Arnaud Dumas de Rauly, a Vaping expert and chairman of the International Standards Organization (ISO) Vapor Products Committee, told Leafly: "Each state should conduct an emission test-100%."

Matt Elmes of CannaCraft said: "I personally feel the safest to see these [emission] results." "Many cheaper hardware or pens that operate at higher temperatures are definitely likely to immerse excess heavy metals in the In the oil."

"We are talking about consumer safety. Without it, our industry would perish."

"We are talking about consumer safety," Arnaud Dumas de Rauly added. "Without it, our industry will die."

Emission testing technology already exists. Both Europe and Canada need it. What is missing in the United States? Out of political interest, testing standards will be adopted.

The situation began to change, but the pace was too slow. Next year in 2022, Colorado will become the first state to enforce emissions testing.

No other state in the pipeline has requirements for THC vape emission testing. Even in Colorado, millions of ink cartridges will be sold between now and 2022.

California, the world's largest legal cannabis market, has never been explicitly banned

, Which caused outbreaks of vape injuries in 2019 and 2020. The National Hemp Industry Association (NCIA), the largest industrial trade organization in the United States, recommends that the substance be completely banned. When VAPI was hit, both regulated manufacturers and illegal manufacturers appeared to have stopped using it.

Washington, Colorado and Oregon have banned the use of the substance. But other countries have not followed the law.

In California, state regulators only require manufacturers to disclose vape cartridges containing vitamin E acetate. It's like allowing Coors to add a little bit of gin to each glass of beer, as long as they disclose its presence on the label.

The marijuana regulations in most states never mention the words "addition" or "flavor", which are the two most harmful carriers of the two vape pens found in the lung injury outbreak last year.

Nine years after the legalization of marijuana, Washington State officials finally began to publicly comment on the definition of "flavor" this month and established procedures to prohibit the extraction of toxins from vape cartridges.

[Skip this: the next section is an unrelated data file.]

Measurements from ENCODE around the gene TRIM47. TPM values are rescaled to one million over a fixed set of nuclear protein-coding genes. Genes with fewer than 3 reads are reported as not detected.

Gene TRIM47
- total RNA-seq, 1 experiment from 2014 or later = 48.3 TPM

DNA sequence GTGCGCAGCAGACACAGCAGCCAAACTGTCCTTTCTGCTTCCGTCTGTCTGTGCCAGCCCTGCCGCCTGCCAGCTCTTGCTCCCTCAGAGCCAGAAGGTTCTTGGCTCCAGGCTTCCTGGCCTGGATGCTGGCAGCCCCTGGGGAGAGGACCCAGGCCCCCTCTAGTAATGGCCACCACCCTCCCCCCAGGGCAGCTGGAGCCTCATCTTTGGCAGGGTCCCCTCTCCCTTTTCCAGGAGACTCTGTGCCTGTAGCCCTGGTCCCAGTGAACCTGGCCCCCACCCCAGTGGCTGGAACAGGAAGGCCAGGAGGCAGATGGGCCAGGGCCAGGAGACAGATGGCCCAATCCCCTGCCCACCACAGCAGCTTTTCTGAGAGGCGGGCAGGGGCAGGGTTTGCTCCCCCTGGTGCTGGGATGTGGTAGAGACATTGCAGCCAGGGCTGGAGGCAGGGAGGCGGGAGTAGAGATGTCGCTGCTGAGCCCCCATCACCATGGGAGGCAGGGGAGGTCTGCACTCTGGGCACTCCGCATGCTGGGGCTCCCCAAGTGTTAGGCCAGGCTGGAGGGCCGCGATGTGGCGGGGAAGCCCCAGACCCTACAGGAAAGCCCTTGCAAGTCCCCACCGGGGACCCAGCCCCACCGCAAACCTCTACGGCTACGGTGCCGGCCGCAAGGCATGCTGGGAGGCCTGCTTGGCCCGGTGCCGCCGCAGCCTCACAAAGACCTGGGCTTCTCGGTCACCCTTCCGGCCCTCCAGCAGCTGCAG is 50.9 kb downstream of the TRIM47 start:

Morgan Fox, Director of Media Relations of the National Marijuana Industry Association, agreed with this idea, saying that the establishment of a list of prohibited additives for all states is "appropriate and useful" and a strict and transparent process. Decide which substances will be added or removed from the list.

Many experts stated that state vape safety rules need to be upgraded to new benchmarks based on the precautionary principle. That is: unless proven to be safe for human inhalation, any non-cannabis will be banned.

Rule updates should be made before (not after) the next outbreak of lung injury. This is about strengthening the legal market during the ban collapse.

CannaCraft's Elmes said: "I think the absolute or complete restriction on the types of diluents or additives in inhalable oils should definitely be discussed in future regulations."

Other experts worry about the unintended consequences of the ban. They say that dramatic overexposure could bring millions of consumers into the illegal market, which contains more and more inhaled toxins.

Dr. Jahan Marcu, editor-in-chief of the American Journal of Endocannabinoid Medicine, helped write the American Herbal Pharmacopoeia's brand of cannabis quality assurance. Marcu prefers mixed use bans, suspension measures, mandatory disclosures and permitted additives, depending on the substance.

"We want to avoid going from a bad situation to a potentially worse situation," Marku said. "We need better data on the (current) products on the market."

Before state regulators update the THC vape testing rules, consumers can take some basic steps to minimize the risk of inhaling toxic additives.

These include:

Morgan Fox of the National Cannabis Industry Association said: "I have spoken to many manufacturers who refuse to use any products that are not derived from hemp."

Regarding the provisions of the 2020 vape safety rules. However, when you are standing in front of the salesperson's counter with a large number of customers behind, it is not easy to figure out who these producers are.